If this is what you need to make changes in cells with a green background in OpenOffice, then thanks for sharing. 

Most non-green-background cells are protected by default because in most situations they shouldn't be changed.  But not all situations, so if one needs to remove protection it's easy enough.

BTDretire

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Re: Case Study Spreadsheet updates
« Reply #167 on: July 02, 2019, 07:36:25 PM »
"I found my answer, "Remove Protection Using OpenOffice
Click the "Tools" menu, select "Protect Document," and then click "Sheet" to unlock the spreadsheet. OpenOffice does not require the password. Select the "File" menu, click "Save As," and then change the file type to "Excel 97/2000/XP (.xls)."
If this is what you need to make changes in cells with a green background in OpenOffice, then thanks for sharing.
  Yes, that allowed me to edit green cells, BUT it also allows brown cells to be altered and I have enough misunderstanding, I'm not ready to do that. However, I did find I57 Federal Withholding is $4,200 and G55 HSA is $9,000. I don't see what caused those numbers because I think they should be $0.
 Your thoughts?
Quote
Most non-green-background cells are protected by default because in most situations they shouldn't be changed.  But not all situations, so if one needs to remove protection it's easy enough.

MDM

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Re: Case Study Spreadsheet updates
« Reply #168 on: July 02, 2019, 07:59:08 PM »
"I found my answer, "Remove Protection Using OpenOffice
Click the "Tools" menu, select "Protect Document," and then click "Sheet" to unlock the spreadsheet. OpenOffice does not require the password. Select the "File" menu, click "Save As," and then change the file type to "Excel 97/2000/XP (.xls)."
If this is what you need to make changes in cells with a green background in OpenOffice, then thanks for sharing.
  Yes, that allowed me to edit green cells, BUT it also allows brown cells to be altered and I have enough misunderstanding, I'm not ready to do that. However, I did find I57 Federal Withholding is $4,200 and G55 HSA is $9,000. I don't see what caused those numbers because I think they should be $0.
 Your thoughts?
Brown cells should not be changed.  They are the ones I (might) need to update every new tax year, based on inflation, etc., as the IRS dictates.

The $4200 is the annual amount per W-4 allowance that is to be used by an employer for withholding calculations.  See p. 45 of https://www.irs.gov/pub/irs-pdf/p15.pdf.

The $9000 is the maximum HSA amount for MFJ both 55 or older.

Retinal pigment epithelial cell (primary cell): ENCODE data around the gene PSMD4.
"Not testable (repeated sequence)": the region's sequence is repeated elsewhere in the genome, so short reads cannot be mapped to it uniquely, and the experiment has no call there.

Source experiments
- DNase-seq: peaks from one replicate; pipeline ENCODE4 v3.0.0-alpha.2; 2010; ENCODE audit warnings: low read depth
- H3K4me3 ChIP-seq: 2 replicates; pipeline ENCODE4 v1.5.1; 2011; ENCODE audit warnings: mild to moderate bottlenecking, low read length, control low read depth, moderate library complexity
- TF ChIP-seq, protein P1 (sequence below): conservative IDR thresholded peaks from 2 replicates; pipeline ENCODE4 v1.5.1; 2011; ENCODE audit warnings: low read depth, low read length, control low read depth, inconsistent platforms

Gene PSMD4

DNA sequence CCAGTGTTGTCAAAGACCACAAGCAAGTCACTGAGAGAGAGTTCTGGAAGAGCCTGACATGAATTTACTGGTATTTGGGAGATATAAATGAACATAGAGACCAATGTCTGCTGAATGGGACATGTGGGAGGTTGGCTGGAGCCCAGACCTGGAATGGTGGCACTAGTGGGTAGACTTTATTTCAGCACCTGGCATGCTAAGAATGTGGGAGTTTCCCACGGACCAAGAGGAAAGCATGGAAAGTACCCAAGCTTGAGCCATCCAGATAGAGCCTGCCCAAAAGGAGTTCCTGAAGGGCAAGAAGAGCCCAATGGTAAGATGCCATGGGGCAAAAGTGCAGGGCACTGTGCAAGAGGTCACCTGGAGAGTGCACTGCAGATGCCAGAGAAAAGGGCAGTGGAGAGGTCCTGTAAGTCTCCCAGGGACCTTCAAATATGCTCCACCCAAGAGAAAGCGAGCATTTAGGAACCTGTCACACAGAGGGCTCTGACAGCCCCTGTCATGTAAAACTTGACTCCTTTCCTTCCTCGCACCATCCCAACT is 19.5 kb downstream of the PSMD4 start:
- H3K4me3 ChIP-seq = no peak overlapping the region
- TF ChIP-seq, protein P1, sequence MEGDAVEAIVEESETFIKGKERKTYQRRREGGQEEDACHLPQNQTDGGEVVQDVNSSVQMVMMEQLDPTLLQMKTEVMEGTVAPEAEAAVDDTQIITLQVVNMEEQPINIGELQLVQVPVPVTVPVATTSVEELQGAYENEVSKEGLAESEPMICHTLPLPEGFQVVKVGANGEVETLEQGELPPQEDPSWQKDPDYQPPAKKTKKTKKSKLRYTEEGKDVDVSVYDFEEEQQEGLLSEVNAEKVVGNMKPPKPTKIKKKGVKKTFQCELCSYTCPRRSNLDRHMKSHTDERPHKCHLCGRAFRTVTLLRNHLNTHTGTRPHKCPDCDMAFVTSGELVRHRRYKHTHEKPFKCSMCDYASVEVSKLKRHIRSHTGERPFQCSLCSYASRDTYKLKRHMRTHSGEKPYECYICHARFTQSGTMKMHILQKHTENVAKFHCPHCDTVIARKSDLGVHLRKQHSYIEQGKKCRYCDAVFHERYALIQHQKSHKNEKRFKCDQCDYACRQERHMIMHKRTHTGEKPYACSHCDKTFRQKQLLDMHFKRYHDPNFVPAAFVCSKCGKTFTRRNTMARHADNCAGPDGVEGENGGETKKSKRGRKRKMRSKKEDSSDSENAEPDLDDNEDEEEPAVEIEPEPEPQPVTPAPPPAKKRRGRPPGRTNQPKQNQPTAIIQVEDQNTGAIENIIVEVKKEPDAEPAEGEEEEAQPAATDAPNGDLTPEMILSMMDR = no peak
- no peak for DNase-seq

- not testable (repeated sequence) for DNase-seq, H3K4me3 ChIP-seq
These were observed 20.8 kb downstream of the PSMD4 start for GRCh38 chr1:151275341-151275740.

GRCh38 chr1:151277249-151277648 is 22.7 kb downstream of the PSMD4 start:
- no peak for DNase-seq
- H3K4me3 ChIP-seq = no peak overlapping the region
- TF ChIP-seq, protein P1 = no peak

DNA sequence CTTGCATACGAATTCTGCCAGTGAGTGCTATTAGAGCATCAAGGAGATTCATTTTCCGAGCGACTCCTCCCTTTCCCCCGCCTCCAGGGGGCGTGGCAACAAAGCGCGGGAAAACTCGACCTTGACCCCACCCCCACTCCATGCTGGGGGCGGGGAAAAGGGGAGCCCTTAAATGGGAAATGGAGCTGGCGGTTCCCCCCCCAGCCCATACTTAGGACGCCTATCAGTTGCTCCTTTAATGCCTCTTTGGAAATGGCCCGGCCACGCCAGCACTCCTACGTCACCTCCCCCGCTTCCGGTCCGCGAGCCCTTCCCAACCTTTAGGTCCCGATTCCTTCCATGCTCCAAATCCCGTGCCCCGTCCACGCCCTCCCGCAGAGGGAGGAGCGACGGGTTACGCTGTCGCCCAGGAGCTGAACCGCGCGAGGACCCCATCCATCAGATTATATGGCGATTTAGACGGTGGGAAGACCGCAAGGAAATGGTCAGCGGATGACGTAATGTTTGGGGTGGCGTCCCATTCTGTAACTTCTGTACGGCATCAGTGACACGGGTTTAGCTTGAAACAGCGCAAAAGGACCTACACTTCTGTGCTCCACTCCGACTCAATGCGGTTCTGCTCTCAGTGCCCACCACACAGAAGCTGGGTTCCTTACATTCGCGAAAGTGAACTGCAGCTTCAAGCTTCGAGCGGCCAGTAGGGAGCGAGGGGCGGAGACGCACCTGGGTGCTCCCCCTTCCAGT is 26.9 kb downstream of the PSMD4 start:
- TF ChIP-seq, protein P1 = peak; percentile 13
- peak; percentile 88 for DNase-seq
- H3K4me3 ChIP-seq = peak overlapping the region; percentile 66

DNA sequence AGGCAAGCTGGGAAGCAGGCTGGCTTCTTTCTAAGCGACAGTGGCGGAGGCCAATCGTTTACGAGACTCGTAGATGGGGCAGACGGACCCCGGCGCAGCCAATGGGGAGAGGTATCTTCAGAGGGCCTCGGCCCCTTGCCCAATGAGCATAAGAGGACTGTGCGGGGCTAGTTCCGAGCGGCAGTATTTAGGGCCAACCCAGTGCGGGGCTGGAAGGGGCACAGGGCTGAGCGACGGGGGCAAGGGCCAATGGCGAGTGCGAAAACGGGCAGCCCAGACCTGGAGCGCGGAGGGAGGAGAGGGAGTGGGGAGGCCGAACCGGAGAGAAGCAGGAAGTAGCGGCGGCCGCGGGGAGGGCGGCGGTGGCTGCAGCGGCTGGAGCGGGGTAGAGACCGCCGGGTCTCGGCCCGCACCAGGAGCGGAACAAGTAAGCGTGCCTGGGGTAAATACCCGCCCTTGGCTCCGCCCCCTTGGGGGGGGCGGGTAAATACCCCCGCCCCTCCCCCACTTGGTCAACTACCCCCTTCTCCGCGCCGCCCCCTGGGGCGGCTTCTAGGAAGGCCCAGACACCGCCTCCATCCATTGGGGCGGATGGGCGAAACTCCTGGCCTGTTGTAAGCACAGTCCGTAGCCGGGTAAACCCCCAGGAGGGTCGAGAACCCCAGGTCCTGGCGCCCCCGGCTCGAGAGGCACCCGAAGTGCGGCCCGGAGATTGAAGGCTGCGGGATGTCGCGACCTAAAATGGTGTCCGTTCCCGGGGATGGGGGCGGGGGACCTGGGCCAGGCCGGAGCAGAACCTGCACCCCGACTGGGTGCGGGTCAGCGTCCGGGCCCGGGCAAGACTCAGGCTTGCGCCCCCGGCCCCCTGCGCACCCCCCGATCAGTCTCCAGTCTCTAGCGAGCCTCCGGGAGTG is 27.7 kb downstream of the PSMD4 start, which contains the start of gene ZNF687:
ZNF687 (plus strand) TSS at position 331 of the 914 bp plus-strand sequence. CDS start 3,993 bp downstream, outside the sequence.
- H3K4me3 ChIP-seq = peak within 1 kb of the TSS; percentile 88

You might find Case Study Spreadsheet club (like a book club...only with a spreadsheet...) useful.

MDM

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Re: Case Study Spreadsheet (CSS) updates
« Reply #169 on: July 05, 2019, 12:34:42 PM »
Version 12.07

2018 taxes version: 2018 Case Study Spreadsheet
2019 taxes version: 2019 Case Study Spreadsheet
2020 taxes version: 2020 Case Study Spreadsheet
« Last Edit: August 11, 2020, 05:43:53 PM by MDM »

MDM

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Re: Case Study Spreadsheet (CSS) updates
« Reply #170 on: October 17, 2019, 04:08:30 AM »
Version 12.08
  • Slight modifications to some state tax calculations
  • Small wording and format changes
  • Include FEIE in Medicare MAGI
  • Add Roth distribution table to 'Basic Terms' tab (more 'advanced' than 'basic' but it seems as good a place as any....
2018 taxes version: 2018 Case Study Spreadsheet
2019 taxes version: 2019 Case Study Spreadsheet
2020 taxes version: 2020 Case Study Spreadsheet

Note:
« Last Edit: August 11, 2020, 05:44:09 PM by MDM »

MDM

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Re: Case Study Spreadsheet (CSS) updates
« Reply #171 on: November 01, 2019, 10:45:45 PM »
Version 12.09
  • Added 529 deductions/credits to state tax calculations. See State Income Tax calculations - Crowdsourcing request.
  • Updated IRMAA tiers to the 2020 values.  It will be the 2021 tier definitions that are used to compare with 2019 MAGI, but the 2021 values aren't available yet.
  • Small wording and format changes
  • Updated Social Security calculations to match the October 2019 updates
2018 taxes version: 2018 Case Study Spreadsheet
2019 taxes version: 2019 Case Study Spreadsheet
2020 taxes version: 2020 Case Study Spreadsheet

Note:
« Last Edit: August 11, 2020, 05:44:24 PM by MDM »

MDM

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Re: Case Study Spreadsheet (CSS) updates
« Reply #172 on: December 03, 2019, 04:13:49 PM »
Version 12.10
  • Updated IRMAA premium amounts to the 2020 values.  It will be the 2021 premium amounts that result from 2019 MAGI, but the 2021 values aren't available yet.
  • Small wording and format changes
  • Fixed income reference for Form 2441 (Child/Dependent Care credit)